Life is a permanent flow: one has to let go the past and present in order to authorize freely the next event of one’s life to happen. If not, a damp will interrupt the flow, which is not a good thing from a sound and balanced living perspective.
One has to live a life which is intrinsically ever changing, and thus which is anxiety provoking.
The only thing that is permanent is one’s awareness of being present in the present moment, which by itself is a blessing one should be grateful for .
At that point meditation, wether by focusing on an action like breathing or walking or by observing with detachment the course of our thoughts and feelings created by our mind or by exercising compassion and loving kindness towards other sentient beings can be of some help.
By the way it has been demonstrated by neuro-scientists that meditation modifies the way the brain functions and even the size of some brain regions.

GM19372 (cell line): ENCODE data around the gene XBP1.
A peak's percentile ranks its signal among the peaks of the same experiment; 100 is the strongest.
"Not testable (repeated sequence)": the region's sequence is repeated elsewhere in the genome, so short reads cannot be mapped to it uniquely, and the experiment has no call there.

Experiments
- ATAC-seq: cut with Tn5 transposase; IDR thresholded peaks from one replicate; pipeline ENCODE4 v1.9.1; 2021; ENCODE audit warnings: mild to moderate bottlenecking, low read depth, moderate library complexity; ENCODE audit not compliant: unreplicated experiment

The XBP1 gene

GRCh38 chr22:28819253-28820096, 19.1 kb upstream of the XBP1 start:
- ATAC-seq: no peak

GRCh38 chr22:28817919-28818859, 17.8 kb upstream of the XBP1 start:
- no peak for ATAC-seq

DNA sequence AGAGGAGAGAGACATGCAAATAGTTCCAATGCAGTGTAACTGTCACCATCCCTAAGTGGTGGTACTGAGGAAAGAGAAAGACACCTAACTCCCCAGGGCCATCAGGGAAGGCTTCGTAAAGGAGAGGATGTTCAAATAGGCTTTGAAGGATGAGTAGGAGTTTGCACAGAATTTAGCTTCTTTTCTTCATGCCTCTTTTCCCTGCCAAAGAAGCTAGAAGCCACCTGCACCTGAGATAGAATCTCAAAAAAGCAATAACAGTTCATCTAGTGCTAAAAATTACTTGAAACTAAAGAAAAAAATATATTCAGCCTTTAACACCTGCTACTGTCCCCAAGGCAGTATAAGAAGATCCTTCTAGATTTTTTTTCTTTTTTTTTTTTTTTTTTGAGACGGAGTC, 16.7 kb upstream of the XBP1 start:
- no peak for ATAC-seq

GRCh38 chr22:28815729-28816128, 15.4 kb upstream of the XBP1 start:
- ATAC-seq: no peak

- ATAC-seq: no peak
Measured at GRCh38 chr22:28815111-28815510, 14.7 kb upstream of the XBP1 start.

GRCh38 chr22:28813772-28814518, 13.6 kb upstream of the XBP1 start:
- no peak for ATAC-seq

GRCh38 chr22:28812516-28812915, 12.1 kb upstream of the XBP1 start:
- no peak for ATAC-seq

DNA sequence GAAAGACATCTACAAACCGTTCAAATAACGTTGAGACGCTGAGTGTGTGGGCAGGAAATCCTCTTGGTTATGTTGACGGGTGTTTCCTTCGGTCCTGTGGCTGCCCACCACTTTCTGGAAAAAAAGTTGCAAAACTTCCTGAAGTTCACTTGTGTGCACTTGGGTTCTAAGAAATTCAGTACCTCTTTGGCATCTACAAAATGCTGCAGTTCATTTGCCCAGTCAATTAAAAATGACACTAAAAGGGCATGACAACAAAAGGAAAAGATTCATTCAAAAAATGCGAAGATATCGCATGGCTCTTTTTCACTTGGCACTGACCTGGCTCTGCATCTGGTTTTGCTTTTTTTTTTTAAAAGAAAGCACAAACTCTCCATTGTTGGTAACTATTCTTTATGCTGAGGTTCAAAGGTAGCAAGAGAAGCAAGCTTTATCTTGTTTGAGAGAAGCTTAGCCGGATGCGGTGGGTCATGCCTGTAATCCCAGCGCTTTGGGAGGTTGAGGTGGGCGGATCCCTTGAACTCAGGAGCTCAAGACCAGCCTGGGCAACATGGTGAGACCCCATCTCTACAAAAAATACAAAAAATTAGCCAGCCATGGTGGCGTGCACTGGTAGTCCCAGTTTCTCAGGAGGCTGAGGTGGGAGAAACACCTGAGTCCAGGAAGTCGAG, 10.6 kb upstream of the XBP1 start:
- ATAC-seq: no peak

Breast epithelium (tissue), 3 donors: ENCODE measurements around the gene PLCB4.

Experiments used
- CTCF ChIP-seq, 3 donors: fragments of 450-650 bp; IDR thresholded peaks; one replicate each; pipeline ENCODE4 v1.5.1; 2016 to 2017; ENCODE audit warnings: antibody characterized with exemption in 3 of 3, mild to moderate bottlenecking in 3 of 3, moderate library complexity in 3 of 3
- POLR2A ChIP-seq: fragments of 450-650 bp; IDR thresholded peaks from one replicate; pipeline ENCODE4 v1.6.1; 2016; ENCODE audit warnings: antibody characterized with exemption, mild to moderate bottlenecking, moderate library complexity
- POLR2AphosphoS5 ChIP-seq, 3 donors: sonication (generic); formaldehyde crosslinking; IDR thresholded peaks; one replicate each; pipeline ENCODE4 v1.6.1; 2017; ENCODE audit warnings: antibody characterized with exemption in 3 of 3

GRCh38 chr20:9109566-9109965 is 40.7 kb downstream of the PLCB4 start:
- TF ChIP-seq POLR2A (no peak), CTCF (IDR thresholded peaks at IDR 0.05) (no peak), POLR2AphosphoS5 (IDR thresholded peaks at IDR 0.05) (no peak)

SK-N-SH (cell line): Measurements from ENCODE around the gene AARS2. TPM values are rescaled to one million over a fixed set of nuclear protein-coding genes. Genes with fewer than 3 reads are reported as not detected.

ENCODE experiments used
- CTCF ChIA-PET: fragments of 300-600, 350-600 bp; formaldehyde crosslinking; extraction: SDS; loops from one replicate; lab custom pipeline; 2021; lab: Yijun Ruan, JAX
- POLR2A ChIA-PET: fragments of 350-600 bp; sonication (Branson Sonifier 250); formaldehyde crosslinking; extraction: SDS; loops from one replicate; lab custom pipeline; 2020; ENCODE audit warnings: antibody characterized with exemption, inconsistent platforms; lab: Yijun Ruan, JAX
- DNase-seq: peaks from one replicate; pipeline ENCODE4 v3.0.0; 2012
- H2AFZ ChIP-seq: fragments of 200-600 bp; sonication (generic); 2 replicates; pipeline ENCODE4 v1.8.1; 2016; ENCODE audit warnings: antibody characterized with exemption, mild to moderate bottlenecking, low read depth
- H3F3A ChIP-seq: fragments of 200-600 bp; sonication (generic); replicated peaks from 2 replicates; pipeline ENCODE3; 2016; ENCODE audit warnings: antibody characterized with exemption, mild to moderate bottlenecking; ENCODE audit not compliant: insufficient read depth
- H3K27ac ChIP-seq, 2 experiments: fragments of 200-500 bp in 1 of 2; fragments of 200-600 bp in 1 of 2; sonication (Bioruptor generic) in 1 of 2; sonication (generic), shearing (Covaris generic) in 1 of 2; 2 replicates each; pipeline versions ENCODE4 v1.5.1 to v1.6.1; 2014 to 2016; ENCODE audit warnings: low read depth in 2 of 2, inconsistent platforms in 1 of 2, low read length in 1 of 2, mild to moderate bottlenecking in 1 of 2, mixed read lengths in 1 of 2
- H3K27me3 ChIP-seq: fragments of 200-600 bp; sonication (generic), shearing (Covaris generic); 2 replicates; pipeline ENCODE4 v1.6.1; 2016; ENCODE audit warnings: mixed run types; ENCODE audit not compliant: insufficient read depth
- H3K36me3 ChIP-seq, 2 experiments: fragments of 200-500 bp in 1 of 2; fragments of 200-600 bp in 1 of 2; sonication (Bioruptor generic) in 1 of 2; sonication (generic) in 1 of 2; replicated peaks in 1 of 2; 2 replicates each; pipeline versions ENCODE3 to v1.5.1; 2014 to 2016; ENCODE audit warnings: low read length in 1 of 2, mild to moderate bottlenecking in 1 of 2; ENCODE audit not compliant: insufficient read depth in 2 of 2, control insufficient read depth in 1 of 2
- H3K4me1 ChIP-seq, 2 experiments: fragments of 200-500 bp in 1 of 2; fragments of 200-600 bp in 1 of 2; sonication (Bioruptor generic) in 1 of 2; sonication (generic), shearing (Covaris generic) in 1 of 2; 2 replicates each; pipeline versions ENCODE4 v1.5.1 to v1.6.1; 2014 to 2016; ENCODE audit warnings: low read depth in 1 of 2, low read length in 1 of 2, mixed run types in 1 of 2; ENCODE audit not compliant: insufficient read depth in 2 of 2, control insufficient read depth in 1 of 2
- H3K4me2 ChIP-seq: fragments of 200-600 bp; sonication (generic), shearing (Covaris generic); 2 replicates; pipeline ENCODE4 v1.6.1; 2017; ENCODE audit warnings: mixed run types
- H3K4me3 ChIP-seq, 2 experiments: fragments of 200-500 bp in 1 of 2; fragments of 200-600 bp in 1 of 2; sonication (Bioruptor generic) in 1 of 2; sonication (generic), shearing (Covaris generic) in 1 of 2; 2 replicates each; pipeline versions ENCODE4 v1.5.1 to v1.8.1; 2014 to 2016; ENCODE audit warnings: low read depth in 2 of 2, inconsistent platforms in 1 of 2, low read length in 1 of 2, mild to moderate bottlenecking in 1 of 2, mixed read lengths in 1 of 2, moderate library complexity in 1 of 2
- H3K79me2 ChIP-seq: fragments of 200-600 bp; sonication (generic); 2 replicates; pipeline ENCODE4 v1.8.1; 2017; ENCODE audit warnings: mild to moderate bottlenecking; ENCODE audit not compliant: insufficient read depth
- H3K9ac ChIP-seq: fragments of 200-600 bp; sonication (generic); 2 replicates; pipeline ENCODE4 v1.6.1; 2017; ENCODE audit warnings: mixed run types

I read an article on this subject in the November 2014 edition of the journal Scientific American entitled Mind of the Meditator, authored by Mathieux Ricard a Buddhist Monk, Antoine Lutz a research scientist at the Frenh National Institute of Health and Medical Research and Richard J Davidson from the University of Wisconsin-Madison.
They conclude that
“even with the requisite cautions, research on meditation provides new insights into methods of mental training that have the potential to enhance human health and well-being”